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Vietnam universities push for effort to solve alarming plagiarism issue

Monday, June 01, 2015, 17:21 GMT+7
Vietnam universities push for effort to solve alarming plagiarism issue
This illustrative photo shows students at a job fair in Vietnam.

A number of universities have paid more heed and started taking action to curb plagiarism, which has become a major issue among students and instructors in Vietnam.

>> An audio version of the story is available here

At a conference on academic integrity held by Ho Chi Minh City-based Hoa Sen (Lotus) University on May 29, representatives of several local universities said that plagiarism among students in Vietnam is worse than the global average.

Vo Thanh Hai, rector of Duy Tan University, shocked the event with his school’s survey of freshmen with the question, “Have you ever copied a whole essay, a paragraph or more than half a page without mentioning references?”

The results showed that only 16 percent of the students said no, while the rest admitted that they had plagiarized.

Of the ‘yes’ responses, 49 percent simply said ‘yes’ without indicating how many times they had copied with no reference, 13.5 percent said they had done it many times, 12 percent confessed they do it regularly, and 9.5 percent claimed they do not do it regularly.

In explaining why they did not mention the authors of the original writings they quoted, 36 percent said they did not know the reference methodology, 12 percent said they did not remember who the authors were, 21 percent blamed the pressure of their assignments, and nine percent declared that they did not care about references.

Meanwhile, Hoa Sen University also presented a research on plagiarism by comparing 681 essays written by students from the human resource, tourism, finance, accounting, sales, and marketing majors with published documents.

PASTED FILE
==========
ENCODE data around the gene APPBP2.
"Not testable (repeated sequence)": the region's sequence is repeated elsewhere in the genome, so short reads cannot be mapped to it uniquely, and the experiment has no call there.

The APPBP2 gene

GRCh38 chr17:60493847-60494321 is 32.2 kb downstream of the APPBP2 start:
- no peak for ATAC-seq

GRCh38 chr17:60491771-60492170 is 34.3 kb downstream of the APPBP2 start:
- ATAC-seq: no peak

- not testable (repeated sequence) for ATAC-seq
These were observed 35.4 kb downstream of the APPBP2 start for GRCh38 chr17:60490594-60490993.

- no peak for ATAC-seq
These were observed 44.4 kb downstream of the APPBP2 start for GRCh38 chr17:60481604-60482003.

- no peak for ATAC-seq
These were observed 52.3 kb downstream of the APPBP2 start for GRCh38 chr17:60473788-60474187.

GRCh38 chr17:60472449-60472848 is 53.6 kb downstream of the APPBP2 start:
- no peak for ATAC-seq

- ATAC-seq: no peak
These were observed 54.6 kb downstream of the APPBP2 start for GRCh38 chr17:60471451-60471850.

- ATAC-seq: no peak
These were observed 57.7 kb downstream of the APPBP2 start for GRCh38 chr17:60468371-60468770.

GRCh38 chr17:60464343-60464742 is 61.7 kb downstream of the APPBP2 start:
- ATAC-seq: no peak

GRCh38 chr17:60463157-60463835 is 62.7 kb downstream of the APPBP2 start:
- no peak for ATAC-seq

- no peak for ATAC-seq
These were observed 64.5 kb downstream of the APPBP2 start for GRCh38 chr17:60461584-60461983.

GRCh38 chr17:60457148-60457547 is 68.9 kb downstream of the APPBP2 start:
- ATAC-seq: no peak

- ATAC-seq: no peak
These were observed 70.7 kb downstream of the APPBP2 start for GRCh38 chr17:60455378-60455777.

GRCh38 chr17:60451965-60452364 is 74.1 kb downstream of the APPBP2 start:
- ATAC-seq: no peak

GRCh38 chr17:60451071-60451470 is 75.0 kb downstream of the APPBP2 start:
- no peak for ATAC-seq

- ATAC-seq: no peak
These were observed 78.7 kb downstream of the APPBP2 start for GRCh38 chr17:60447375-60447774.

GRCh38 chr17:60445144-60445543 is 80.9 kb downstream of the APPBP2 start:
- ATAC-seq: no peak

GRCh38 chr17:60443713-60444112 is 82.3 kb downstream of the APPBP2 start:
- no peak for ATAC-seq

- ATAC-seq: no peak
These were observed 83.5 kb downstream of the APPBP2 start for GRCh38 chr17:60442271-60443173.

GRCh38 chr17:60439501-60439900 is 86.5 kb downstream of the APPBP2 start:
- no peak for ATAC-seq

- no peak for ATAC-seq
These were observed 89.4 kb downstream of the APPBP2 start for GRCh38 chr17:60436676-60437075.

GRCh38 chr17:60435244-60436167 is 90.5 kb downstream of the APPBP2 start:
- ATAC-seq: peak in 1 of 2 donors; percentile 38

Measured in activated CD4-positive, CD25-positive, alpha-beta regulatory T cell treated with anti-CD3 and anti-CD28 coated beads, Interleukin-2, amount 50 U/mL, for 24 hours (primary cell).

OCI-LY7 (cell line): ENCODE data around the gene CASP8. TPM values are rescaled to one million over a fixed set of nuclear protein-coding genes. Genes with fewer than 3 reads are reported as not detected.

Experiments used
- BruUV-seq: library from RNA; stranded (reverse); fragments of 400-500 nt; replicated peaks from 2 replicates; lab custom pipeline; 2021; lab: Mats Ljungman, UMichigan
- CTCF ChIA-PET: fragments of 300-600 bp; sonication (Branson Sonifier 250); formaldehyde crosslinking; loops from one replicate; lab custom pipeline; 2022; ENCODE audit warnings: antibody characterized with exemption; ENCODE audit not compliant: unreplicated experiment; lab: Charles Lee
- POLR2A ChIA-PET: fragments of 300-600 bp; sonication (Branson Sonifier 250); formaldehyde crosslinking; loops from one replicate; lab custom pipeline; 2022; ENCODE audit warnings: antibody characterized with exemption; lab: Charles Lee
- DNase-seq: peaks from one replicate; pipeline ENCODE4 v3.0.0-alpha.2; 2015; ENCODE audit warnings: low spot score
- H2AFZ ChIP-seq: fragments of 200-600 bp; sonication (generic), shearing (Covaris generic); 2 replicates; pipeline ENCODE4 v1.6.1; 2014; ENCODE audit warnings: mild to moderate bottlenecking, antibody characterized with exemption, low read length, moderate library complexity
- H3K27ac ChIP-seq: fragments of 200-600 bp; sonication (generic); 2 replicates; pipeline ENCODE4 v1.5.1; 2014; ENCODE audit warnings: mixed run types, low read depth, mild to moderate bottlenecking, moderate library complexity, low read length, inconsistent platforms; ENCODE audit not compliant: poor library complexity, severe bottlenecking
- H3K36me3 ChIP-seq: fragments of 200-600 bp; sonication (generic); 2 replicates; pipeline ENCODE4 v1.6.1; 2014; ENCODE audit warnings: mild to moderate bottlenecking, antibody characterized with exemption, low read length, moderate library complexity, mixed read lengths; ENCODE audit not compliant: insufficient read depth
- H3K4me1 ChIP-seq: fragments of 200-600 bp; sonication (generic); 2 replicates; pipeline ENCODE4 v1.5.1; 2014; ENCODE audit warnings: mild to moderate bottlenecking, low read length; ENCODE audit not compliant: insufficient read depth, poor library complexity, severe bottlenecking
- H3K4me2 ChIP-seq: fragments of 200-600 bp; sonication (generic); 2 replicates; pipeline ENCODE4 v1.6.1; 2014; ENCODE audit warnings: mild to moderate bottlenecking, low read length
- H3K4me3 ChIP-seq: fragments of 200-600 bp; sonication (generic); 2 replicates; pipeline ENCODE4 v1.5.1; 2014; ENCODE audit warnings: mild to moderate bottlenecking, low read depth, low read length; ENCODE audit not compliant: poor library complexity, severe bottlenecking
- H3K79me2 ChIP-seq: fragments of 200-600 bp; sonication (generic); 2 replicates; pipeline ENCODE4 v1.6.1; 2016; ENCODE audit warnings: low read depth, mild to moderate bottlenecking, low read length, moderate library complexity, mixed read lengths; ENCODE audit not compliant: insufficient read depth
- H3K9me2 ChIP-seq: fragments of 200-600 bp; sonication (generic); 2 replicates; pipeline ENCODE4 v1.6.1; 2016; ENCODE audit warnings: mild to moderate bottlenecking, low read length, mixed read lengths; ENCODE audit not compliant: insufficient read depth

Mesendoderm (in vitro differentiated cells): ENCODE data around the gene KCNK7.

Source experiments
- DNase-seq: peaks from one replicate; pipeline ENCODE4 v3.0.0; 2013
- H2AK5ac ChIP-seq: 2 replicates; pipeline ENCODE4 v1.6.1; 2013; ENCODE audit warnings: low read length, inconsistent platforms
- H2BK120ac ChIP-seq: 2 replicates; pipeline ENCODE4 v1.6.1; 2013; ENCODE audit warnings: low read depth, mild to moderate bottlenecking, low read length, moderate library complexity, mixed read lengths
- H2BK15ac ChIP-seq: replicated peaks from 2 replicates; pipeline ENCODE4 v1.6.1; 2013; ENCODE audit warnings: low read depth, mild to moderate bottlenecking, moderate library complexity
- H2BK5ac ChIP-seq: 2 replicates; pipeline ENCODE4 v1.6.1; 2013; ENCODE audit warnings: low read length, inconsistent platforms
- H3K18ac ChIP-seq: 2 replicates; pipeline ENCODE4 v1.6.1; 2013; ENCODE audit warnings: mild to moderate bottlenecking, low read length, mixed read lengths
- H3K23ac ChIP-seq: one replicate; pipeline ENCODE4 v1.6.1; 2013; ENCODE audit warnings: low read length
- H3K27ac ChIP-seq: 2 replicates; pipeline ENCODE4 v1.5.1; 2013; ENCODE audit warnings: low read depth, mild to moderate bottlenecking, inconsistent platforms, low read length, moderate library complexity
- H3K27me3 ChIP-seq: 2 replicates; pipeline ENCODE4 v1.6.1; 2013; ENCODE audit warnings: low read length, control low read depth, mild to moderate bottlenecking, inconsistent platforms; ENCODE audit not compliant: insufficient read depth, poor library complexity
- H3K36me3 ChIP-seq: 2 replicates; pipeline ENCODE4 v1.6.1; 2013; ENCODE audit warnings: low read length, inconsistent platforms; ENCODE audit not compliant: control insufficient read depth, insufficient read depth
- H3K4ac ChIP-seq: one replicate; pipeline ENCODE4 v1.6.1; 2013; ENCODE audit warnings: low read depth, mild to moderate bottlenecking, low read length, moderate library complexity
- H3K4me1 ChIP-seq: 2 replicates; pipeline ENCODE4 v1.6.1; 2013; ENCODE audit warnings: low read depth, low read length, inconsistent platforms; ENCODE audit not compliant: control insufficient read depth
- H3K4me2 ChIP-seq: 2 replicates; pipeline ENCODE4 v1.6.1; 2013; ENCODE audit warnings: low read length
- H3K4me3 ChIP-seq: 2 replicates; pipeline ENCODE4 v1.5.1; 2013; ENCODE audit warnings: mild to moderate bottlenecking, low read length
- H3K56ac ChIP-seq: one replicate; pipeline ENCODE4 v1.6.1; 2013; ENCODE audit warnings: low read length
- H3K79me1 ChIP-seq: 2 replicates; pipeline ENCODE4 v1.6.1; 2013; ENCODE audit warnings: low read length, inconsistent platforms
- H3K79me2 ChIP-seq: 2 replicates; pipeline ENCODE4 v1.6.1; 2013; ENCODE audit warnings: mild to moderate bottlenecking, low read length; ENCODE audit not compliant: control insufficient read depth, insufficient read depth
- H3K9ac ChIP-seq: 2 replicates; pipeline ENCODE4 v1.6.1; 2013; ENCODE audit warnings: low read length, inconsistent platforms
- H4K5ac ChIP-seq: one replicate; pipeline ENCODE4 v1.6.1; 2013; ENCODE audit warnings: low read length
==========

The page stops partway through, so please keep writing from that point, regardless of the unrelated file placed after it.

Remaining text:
The results were considered alarming, too.

According to Dr. Do Ba Khang, a member of the team which conducted the research, the similarities found between the essays and published documents were 29 percent on average, a high rate compared to the rest of the world.

In other countries, only 10-20 percent, or even five percent, of the writings found similar with published documents are considered plagiarism, Khang stressed.

Thus, 73 percent or 84 percent of the surveyed essays will be construed as plagiarism if the rate of similarity is 20 percent or 15 percent respectively.

The research also pointed out that long essays had a higher rate of plagiarism than short ones.

Plagiarism has also been detected among instructors and MBA students.

The Maritime University in the northern city of Hai Phong has paid close attention to its instructors and MBA students as well as their lesson plans, graduation theses, and scientific articles in order to find out any academic dishonesty, if any.

After examination, a number of MBA graduation theses were rejected since they had similarities with other documents. Many scientific articles with a similarity rate which was higher than regulated were also disqualified.

Solutions

According to local experts, plagiarism is not new but has become more and more common since the rise of the Internet, which has become a convenient and low-cost supply of documents for people to plagiarize.

They said plagiarism will limit the ability to develop students’ important skills, such as reading, writing, research, analysis and organization, and creativity.

A participant at the conference said that schools need to talk to students about the issue to solve it.

He also suggested that schools bring writing methodology into the official curriculum, increase modules on creativity, and change learning outcome assessment methods, as well as strictly curb plagiarism to educate and raise students’ awareness of the issue.

Meanwhile, a number of universities have used software to check for similarities among writings.

Articles, research papers, lesson plans, and theses will be checked with the software to see if they have similarities to published writings.

The software is also able to point out which sources the similar parts were cited from, and each school will have its own regulation on how much similarity is considered plagiarism.

Hoa Sen University researcher Dr. Do Ba Khang said his school has seen a decrease in the similarity rate of students’ writings since the school began using the software.

According to Tran Long Giang, vice head of the research institute of the Maritime University, said his agency has used plagiarism examining software since 2014.

The software still has limits, for example its database on the Vietnamese language used in technical fields is not as large as it should be, so some cases of plagiarism have been missed, he said.

However, it has helped to increase the quality of writings with detailed references mentioned, as well as to limit the replication of graduation theses and lesson plans.

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